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I'm trying to find a solution for a given task in a problem I want to solve. Assume I have 6 individual Points in a 3D environment of about 1m³. Each point will be able to change position (almost) freely. Is there a way I can get the information of which distance each point is to any of the remaining 5 points? Background Idea for understanding: Say its 2 wooden triangles (one of those points on each angle) and I need to calculate how far and in which direction one is moving from or towards the other. By comparing all those distances, direction and step-width may be easily calculated. Are there like "coded" distance-sensors so they don't mix their signals? Any thoughts highly appreciated.

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    Not a very easy task. A distance sensor always points in 1 direction, so you would need to target each individual other point with one distance sensor, while it is moving. I would think, at this point it is easier to use 2 cameras (pointed from different angles to the space) and computer vision to calculate their positions and thus get their distances.
    – chrisl
    Jan 22, 2020 at 15:15
  • thanks chris, i was afraid to hear that ;)
    – aha31137
    Jan 22, 2020 at 15:17
  • Camera would have to be mounted on one of the triangles since they may be positioned anywhere with no outer bounds. Only limit is that they always stay together within a given maximum distance from each other.
    – aha31137
    Jan 22, 2020 at 15:25

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You may try to implement some kind of ultrasonic transponders. The emitter sends a code addressing a specific receiver. Upon recognizing its address, the receiver replies after a short, fixed delay. The emitter measures the time it took the response to reach it, and from there computes the distance.

You may need some kind of omnidirectional transducers (e.g. this models) if you want the measurement to work in any direction. And also a protocol to avoid several emitters talking at the same time.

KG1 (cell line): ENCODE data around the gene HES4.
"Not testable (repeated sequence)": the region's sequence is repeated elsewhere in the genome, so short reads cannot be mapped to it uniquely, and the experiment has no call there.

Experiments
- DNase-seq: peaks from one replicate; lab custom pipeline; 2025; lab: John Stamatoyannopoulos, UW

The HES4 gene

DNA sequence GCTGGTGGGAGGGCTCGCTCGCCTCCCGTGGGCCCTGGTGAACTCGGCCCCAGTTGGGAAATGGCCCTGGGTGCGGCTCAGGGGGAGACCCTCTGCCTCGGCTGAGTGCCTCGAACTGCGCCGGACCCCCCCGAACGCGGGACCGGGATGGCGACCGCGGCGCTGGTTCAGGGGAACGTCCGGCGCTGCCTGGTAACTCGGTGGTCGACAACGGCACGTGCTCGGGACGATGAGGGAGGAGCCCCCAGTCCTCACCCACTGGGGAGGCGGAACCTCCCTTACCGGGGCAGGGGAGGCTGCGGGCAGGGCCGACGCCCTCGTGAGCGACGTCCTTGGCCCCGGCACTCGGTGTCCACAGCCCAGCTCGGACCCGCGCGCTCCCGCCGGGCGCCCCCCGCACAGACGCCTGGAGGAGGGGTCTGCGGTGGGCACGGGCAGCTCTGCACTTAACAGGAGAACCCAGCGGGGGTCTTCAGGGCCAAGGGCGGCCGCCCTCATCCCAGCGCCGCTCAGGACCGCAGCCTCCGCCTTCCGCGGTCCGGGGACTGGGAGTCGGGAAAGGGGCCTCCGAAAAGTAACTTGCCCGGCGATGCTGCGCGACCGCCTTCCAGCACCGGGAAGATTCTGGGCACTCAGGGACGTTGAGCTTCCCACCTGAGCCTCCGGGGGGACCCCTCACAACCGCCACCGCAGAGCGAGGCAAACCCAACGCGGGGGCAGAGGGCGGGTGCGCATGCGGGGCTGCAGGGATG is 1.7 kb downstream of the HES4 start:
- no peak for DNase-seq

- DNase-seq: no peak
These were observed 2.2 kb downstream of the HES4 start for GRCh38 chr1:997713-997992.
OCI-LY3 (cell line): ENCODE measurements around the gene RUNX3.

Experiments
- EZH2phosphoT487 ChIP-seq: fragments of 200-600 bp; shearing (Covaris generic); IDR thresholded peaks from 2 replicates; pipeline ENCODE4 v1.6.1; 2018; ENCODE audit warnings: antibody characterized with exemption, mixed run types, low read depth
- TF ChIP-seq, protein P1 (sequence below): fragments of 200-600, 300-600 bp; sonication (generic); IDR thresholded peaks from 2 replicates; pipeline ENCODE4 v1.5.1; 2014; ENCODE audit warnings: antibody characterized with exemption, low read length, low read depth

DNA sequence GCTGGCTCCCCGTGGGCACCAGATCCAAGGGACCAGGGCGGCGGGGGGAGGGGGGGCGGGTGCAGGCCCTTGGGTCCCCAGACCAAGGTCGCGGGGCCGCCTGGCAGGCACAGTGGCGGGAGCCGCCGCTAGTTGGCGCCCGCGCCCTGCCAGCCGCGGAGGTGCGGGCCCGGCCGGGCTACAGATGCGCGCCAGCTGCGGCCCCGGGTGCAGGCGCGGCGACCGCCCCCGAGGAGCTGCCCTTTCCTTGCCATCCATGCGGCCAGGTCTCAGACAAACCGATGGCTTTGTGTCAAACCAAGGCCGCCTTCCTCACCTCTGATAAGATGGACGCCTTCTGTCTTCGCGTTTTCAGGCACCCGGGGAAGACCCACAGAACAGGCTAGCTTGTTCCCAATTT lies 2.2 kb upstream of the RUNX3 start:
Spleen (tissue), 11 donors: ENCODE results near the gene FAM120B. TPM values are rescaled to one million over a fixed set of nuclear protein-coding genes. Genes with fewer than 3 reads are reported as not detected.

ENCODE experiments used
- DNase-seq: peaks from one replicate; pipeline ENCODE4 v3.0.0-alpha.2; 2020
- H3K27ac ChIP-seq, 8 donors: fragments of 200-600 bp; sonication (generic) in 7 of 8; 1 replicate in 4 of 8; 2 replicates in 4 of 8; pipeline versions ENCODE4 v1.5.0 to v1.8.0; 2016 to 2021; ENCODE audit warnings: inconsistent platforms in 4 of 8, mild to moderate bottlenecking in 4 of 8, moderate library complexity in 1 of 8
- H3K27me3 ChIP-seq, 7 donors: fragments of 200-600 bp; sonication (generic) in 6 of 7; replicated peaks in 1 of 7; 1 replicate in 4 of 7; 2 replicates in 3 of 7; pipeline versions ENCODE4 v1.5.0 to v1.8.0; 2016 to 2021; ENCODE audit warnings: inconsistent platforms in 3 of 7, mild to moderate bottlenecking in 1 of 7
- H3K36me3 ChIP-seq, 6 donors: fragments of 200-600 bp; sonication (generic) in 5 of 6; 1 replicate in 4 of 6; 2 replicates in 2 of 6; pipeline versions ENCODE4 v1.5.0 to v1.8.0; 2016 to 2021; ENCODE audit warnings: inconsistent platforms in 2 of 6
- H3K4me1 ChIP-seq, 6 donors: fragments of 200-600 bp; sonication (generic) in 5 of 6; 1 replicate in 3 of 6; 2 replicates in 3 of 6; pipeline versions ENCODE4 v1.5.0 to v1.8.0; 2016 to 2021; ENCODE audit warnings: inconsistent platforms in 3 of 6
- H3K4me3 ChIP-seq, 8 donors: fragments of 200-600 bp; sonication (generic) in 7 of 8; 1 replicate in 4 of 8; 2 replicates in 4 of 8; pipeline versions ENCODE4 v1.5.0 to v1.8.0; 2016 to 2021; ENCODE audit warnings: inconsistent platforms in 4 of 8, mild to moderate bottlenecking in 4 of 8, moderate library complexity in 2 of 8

This seems to me like a very complex project though.

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  • addressing the receiver is going into the direction I was looking for. I only knew of those sending like a small angled beam and waiting for its reflection. I didn't know of a possibility to address a specific receiver or better to have a receiver only answer to a specific emitter instead of whatever is calling. As soon as I can locally separate emitter and receiver and have the receiver only respond to that one specific request, I'm fine to go on from here. Thank you.
    – aha31137
    Jan 22, 2020 at 17:13
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The vertices of two (wooden) triangles already constrains the problem - in a positive way - since the inter-point distances of each triangle's vertices is constant. If they were 6 individual, free-floating points, the job would be that much more complex -- 30 unknown distances (each point to each other point), instead of only 18 (each vertex to each of 3 vertices on the other triangle). That's the math part.

The technology part - what kind of sensors - will need more specifics to answer. For instance, ultrasonic sensors may have an interference problem with wooden triangles drifting about. Light and radar may have visibility issues - i.e., can't see certain of the points, depending on the physical shape and implementation of the drifting objects.

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  • okay, lets change triangles to shoes on feet. Lets say I want to keep track of tip to tip, heel to heel, shaft to shaft distances. Does that make it easier to find the right sensors? Sensors will most likely stay within visibility to each other as being mounted on the inner side and turns usually wont exceed 70-80° angles.
    – aha31137
    Jan 22, 2020 at 15:31
  • You counted each unknown twice: the distance from A to B is the same as the distance from B to A. Six free points is 15 distances, two triangles is 9 distances. Jan 22, 2020 at 16:03
  • @EdgarBonet: Right you are - missed that.
    – JRobert
    Jan 22, 2020 at 17:49

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